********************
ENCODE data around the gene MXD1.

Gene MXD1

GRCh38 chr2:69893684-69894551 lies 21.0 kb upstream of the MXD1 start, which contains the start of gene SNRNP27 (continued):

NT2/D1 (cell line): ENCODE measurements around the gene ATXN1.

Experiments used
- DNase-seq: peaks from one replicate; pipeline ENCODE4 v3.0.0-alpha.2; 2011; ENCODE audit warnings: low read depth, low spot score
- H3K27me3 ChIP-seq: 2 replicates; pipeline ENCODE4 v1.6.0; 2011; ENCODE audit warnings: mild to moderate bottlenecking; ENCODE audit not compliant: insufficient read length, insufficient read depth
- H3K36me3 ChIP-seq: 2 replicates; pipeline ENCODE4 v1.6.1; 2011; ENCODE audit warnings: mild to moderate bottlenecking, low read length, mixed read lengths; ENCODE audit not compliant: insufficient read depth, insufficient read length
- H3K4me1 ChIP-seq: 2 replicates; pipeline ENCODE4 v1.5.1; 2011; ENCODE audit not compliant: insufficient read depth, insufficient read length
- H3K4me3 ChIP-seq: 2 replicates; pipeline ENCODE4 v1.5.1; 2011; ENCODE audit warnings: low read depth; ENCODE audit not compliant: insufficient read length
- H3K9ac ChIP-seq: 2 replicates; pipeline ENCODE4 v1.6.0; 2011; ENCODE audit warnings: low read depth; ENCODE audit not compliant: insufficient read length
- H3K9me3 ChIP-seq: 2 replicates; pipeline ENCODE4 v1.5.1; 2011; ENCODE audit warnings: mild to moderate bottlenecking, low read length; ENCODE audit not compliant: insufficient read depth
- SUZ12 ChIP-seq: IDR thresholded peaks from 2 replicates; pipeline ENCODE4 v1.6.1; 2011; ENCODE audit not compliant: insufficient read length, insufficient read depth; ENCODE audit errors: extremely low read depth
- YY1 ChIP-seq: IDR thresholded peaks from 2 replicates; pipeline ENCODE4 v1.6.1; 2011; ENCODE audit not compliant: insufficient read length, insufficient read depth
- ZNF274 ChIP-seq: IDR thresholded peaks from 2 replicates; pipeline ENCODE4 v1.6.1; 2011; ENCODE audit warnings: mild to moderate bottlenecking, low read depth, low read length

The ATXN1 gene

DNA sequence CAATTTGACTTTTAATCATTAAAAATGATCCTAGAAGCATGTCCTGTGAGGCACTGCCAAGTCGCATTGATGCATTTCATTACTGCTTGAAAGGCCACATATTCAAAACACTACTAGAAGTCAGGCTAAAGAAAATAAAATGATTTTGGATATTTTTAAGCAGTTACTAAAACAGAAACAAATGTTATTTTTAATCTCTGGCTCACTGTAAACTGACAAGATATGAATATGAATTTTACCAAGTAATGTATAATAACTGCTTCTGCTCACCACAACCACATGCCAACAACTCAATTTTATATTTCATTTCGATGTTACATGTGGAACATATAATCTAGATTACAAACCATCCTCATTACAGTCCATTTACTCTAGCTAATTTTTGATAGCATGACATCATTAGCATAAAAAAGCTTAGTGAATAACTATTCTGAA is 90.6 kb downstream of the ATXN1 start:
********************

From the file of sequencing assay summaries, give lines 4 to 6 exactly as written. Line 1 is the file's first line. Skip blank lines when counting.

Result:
NT2/D1 (cell line): ENCODE measurements around the gene ATXN1.

Experiments used
- DNase-seq: peaks from one replicate; pipeline ENCODE4 v3.0.0-alpha.2; 2011; ENCODE audit warnings: low read depth, low spot score